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Thatcher Derails Plans for High-Speed Linkup With Europe

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FLEET Street's cartoonists are beginning to find the Thatcher government's policy toward the Channel Tunnel irresistible. The London Evening Standard's resident mirthmaker last week depicted a sleek French high-speed train disgorging bemused Gallic travelers into a piece of British rolling stock that looked like a San Francisco cable car that had lost its way.

Sparking the satire was a government decision that has dismayed potential British users of the ``Chunnel,'' due to link Britain and France in 1993, and stunned transportation planners in the countries of continental Europe.

On the same day that France announced plans to spend 20 billion ($34.2 billion) on 2,000 miles of high-speed rail track, the British government balked at spending 3 billion on a 70-mile high-speed track linking London with Folkestone on the southeast coast of England.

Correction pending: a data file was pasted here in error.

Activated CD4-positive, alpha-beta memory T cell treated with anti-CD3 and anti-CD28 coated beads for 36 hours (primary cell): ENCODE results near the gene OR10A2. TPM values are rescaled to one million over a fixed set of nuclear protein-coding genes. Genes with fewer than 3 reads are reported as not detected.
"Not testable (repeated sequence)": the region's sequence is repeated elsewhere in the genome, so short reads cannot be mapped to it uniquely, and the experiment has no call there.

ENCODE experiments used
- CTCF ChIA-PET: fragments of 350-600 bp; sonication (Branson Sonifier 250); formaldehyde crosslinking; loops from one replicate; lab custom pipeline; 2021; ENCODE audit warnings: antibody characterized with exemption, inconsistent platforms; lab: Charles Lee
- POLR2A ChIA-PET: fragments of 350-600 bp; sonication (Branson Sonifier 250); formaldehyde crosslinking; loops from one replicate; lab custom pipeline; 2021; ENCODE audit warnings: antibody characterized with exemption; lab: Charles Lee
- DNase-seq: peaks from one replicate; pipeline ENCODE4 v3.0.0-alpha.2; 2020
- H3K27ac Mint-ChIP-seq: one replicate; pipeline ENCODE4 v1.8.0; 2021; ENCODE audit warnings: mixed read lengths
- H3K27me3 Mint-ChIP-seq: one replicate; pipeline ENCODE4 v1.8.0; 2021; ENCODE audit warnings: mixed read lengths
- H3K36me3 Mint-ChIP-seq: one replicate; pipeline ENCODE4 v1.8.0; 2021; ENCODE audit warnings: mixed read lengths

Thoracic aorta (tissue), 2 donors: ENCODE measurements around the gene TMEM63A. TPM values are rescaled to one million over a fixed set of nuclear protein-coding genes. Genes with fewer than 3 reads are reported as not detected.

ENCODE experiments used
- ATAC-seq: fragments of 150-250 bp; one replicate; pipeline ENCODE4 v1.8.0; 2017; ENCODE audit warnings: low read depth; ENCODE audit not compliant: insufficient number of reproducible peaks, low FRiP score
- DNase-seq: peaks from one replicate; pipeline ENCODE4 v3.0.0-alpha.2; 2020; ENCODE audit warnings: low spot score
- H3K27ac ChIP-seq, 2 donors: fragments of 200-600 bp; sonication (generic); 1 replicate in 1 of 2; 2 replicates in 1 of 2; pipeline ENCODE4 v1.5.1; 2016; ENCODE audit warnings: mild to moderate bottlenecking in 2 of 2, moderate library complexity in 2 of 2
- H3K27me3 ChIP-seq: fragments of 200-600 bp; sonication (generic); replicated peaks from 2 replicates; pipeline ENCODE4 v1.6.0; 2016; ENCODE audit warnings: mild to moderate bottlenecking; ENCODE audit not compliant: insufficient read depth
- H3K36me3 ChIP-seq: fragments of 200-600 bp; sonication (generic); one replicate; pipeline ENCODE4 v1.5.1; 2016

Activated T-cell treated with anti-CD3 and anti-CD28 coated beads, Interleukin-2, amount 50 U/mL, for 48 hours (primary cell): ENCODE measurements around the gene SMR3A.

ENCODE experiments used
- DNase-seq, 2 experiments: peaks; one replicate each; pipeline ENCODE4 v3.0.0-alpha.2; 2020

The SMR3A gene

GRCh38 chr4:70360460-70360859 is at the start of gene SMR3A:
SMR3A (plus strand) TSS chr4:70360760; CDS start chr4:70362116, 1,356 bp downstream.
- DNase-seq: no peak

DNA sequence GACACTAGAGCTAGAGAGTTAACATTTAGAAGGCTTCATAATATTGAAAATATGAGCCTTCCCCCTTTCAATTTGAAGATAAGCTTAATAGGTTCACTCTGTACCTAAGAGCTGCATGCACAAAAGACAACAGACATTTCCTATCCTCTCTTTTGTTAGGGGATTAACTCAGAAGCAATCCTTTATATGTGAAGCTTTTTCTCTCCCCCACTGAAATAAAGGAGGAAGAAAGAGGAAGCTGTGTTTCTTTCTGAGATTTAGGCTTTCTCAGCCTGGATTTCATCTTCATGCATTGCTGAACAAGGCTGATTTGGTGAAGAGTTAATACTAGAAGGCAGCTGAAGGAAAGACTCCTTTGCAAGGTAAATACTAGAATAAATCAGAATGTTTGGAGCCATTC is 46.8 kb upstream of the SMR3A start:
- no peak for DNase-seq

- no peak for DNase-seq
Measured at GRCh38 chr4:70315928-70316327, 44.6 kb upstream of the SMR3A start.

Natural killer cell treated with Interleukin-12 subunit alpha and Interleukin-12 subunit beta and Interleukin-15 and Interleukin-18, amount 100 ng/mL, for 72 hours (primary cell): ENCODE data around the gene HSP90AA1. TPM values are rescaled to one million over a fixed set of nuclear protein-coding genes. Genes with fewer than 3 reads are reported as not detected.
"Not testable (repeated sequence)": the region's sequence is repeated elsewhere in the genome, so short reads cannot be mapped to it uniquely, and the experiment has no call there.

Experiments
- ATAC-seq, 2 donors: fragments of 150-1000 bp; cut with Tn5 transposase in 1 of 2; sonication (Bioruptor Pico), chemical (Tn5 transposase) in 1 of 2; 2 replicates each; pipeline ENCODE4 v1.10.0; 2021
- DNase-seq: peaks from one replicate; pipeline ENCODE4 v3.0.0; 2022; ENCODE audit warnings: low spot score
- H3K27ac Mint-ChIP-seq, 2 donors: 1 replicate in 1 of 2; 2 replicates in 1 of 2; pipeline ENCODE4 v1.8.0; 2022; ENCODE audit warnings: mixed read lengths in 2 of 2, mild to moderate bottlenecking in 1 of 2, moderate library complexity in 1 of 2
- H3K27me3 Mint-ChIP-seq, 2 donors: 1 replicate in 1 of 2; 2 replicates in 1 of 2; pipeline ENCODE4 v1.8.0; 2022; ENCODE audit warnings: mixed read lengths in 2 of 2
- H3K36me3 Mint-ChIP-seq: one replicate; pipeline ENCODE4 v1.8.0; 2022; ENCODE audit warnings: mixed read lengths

One result of the decision is that when the undersea tunnel opens, rail passengers turning up on the English side of the Channel will transfer to trains less than one-quarter as fast as their French counterparts. Another, according to John Prescott, the opposition Labour Party's transportation spokesman, is that Britain ``will become the branch line of Europe.''

The decision not to approve public funding for the London- Folkstone high-speed rail link is in line with the Thatcher government's deep commitment to private-sector financing of public utilities. The French, by contrast, are happy to plow taxpayers' money into vast engineering projects, including trains designed to rip along at 200 miles an hour.

Prime Minister Margaret Thatcher's opposition to providing the money needed to fund the Chunnel rail-link appears to fit into a larger pattern of current British policy.

The prime minister is deeply resistant to Britain joining the European Monetary System, despite pressure to do so from her ministers, including John Major, the chancellor of the exchequer.


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